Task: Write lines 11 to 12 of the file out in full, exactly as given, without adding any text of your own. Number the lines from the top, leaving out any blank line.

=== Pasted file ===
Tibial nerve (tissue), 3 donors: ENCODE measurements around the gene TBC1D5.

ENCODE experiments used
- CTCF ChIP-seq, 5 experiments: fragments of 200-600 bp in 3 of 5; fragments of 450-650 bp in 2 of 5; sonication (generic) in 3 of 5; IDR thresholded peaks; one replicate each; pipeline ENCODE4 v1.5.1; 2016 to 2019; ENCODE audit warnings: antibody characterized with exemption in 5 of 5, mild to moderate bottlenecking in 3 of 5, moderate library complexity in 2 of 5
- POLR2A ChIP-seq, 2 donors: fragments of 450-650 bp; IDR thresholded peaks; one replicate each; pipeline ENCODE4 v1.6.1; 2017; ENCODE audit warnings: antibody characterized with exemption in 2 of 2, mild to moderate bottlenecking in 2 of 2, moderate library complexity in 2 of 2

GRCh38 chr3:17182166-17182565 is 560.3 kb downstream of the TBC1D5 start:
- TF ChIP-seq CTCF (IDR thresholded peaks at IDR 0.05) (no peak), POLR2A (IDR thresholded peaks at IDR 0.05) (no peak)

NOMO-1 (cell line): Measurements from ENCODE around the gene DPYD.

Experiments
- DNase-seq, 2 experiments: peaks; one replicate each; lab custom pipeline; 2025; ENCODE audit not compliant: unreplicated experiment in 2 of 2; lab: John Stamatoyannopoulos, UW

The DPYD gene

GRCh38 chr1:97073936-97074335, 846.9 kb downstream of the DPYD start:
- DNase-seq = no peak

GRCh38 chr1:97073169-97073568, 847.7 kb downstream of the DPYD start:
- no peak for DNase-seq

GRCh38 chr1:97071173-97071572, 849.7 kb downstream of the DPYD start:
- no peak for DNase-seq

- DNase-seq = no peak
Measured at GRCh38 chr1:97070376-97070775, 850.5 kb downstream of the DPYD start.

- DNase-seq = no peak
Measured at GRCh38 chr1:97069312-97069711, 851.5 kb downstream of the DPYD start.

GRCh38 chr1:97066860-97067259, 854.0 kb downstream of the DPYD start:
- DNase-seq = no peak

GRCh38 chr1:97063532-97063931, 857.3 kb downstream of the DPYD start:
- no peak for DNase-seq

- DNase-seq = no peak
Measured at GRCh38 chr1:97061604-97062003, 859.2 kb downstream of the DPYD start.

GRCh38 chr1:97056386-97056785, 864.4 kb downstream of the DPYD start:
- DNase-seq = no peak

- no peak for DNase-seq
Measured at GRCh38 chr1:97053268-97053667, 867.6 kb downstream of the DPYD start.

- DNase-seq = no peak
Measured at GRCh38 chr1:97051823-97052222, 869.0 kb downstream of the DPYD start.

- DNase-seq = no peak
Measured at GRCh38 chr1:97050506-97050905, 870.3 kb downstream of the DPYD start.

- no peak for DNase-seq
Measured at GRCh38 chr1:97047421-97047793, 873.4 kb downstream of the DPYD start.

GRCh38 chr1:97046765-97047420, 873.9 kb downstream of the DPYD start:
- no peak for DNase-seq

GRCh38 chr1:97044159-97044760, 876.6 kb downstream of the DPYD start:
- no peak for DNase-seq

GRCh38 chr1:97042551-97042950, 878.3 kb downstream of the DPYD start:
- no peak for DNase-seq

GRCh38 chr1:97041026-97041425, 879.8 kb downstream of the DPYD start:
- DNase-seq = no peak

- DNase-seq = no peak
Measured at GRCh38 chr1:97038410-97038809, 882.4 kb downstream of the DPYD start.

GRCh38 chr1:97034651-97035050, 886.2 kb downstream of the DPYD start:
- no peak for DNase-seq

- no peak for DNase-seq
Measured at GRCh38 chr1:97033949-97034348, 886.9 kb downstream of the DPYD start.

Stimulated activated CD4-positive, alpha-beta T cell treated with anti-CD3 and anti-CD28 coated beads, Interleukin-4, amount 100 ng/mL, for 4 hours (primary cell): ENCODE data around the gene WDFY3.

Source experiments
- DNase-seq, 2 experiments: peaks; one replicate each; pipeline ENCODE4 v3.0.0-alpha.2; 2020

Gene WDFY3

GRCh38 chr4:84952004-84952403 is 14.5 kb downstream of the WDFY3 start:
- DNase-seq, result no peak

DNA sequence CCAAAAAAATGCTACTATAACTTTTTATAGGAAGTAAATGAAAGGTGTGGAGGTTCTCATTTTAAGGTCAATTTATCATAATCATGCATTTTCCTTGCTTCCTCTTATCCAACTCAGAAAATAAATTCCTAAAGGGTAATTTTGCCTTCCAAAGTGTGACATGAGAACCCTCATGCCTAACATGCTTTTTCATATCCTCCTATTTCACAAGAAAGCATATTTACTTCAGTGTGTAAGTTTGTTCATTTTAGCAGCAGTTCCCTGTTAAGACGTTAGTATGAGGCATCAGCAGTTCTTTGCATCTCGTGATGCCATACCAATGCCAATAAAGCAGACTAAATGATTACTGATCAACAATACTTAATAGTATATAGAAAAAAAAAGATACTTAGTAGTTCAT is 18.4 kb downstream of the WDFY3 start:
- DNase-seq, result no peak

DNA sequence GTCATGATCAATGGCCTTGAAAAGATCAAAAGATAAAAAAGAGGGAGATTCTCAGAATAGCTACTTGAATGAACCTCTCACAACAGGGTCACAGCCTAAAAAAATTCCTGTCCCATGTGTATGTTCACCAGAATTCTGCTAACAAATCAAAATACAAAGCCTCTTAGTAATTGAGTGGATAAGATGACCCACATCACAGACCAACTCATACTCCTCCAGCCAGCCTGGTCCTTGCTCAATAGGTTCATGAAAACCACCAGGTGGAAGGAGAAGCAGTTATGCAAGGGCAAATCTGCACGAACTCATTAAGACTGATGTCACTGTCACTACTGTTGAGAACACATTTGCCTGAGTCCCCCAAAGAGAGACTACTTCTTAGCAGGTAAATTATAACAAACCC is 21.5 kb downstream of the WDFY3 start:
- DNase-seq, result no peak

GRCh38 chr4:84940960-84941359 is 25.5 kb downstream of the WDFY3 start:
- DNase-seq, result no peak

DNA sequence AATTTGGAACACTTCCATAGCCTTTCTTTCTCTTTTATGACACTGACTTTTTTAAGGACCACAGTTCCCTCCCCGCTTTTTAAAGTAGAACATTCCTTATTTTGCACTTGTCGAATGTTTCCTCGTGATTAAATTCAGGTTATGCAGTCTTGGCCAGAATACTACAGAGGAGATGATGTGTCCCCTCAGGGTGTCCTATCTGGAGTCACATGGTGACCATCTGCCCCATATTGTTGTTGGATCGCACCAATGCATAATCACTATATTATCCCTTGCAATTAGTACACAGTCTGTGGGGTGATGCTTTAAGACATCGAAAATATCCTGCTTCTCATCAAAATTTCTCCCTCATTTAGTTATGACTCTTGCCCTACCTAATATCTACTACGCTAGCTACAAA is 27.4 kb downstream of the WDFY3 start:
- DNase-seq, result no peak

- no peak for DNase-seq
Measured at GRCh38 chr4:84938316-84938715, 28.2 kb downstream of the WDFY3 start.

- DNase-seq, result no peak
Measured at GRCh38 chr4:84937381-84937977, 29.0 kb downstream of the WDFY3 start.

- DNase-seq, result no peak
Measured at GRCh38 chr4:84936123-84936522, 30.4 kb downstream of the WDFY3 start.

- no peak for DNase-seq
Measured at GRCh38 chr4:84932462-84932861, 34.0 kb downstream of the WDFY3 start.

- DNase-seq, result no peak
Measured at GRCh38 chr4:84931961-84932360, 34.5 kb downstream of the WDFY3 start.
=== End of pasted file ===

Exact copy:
GRCh38 chr1:97073936-97074335, 846.9 kb downstream of the DPYD start:
- DNase-seq = no peak